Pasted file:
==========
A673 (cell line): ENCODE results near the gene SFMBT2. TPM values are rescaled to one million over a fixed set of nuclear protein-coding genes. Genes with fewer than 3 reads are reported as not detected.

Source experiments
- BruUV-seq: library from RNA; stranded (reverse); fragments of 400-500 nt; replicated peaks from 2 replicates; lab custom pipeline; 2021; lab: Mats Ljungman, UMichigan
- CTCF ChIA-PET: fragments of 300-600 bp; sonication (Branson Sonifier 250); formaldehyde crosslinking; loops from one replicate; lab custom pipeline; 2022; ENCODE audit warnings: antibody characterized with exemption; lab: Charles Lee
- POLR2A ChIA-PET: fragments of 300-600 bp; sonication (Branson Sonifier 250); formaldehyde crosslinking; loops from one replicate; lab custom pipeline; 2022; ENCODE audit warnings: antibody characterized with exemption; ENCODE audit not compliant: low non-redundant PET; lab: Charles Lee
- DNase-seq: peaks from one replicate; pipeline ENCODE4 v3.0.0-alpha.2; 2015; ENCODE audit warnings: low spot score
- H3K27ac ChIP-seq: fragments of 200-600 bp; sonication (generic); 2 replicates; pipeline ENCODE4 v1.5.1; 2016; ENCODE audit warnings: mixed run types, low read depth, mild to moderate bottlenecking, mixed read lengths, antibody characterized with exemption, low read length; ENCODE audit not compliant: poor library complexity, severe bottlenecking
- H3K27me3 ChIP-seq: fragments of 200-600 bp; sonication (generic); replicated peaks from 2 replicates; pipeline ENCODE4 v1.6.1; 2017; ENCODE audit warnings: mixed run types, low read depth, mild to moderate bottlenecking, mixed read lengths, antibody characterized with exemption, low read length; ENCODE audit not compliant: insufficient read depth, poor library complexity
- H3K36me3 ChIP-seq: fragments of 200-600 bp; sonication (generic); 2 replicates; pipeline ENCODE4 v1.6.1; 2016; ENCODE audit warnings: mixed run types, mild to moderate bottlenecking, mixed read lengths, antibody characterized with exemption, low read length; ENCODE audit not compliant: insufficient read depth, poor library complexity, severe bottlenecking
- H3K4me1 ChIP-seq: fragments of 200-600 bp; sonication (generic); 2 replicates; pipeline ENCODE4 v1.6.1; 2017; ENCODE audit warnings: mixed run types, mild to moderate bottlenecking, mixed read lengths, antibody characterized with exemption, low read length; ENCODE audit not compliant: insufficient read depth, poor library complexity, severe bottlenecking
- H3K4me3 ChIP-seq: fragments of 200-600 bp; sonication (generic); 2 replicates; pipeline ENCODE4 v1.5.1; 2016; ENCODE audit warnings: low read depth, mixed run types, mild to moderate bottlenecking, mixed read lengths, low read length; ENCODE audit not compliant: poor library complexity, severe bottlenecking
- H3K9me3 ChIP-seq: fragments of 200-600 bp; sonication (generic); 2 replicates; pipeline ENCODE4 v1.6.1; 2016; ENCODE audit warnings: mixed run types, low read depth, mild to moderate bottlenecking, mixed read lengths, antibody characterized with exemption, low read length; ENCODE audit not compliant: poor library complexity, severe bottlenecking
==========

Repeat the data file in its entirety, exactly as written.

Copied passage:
A673 (cell line): ENCODE results near the gene SFMBT2. TPM values are rescaled to one million over a fixed set of nuclear protein-coding genes. Genes with fewer than 3 reads are reported as not detected.

Source experiments
- BruUV-seq: library from RNA; stranded (reverse); fragments of 400-500 nt; replicated peaks from 2 replicates; lab custom pipeline; 2021; lab: Mats Ljungman, UMichigan
- CTCF ChIA-PET: fragments of 300-600 bp; sonication (Branson Sonifier 250); formaldehyde crosslinking; loops from one replicate; lab custom pipeline; 2022; ENCODE audit warnings: antibody characterized with exemption; lab: Charles Lee
- POLR2A ChIA-PET: fragments of 300-600 bp; sonication (Branson Sonifier 250); formaldehyde crosslinking; loops from one replicate; lab custom pipeline; 2022; ENCODE audit warnings: antibody characterized with exemption; ENCODE audit not compliant: low non-redundant PET; lab: Charles Lee
- DNase-seq: peaks from one replicate; pipeline ENCODE4 v3.0.0-alpha.2; 2015; ENCODE audit warnings: low spot score
- H3K27ac ChIP-seq: fragments of 200-600 bp; sonication (generic); 2 replicates; pipeline ENCODE4 v1.5.1; 2016; ENCODE audit warnings: mixed run types, low read depth, mild to moderate bottlenecking, mixed read lengths, antibody characterized with exemption, low read length; ENCODE audit not compliant: poor library complexity, severe bottlenecking
- H3K27me3 ChIP-seq: fragments of 200-600 bp; sonication (generic); replicated peaks from 2 replicates; pipeline ENCODE4 v1.6.1; 2017; ENCODE audit warnings: mixed run types, low read depth, mild to moderate bottlenecking, mixed read lengths, antibody characterized with exemption, low read length; ENCODE audit not compliant: insufficient read depth, poor library complexity
- H3K36me3 ChIP-seq: fragments of 200-600 bp; sonication (generic); 2 replicates; pipeline ENCODE4 v1.6.1; 2016; ENCODE audit warnings: mixed run types, mild to moderate bottlenecking, mixed read lengths, antibody characterized with exemption, low read length; ENCODE audit not compliant: insufficient read depth, poor library complexity, severe bottlenecking
- H3K4me1 ChIP-seq: fragments of 200-600 bp; sonication (generic); 2 replicates; pipeline ENCODE4 v1.6.1; 2017; ENCODE audit warnings: mixed run types, mild to moderate bottlenecking, mixed read lengths, antibody characterized with exemption, low read length; ENCODE audit not compliant: insufficient read depth, poor library complexity, severe bottlenecking
- H3K4me3 ChIP-seq: fragments of 200-600 bp; sonication (generic); 2 replicates; pipeline ENCODE4 v1.5.1; 2016; ENCODE audit warnings: low read depth, mixed run types, mild to moderate bottlenecking, mixed read lengths, low read length; ENCODE audit not compliant: poor library complexity, severe bottlenecking
- H3K9me3 ChIP-seq: fragments of 200-600 bp; sonication (generic); 2 replicates; pipeline ENCODE4 v1.6.1; 2016; ENCODE audit warnings: mixed run types, low read depth, mild to moderate bottlenecking, mixed read lengths, antibody characterized with exemption, low read length; ENCODE audit not compliant: poor library complexity, severe bottlenecking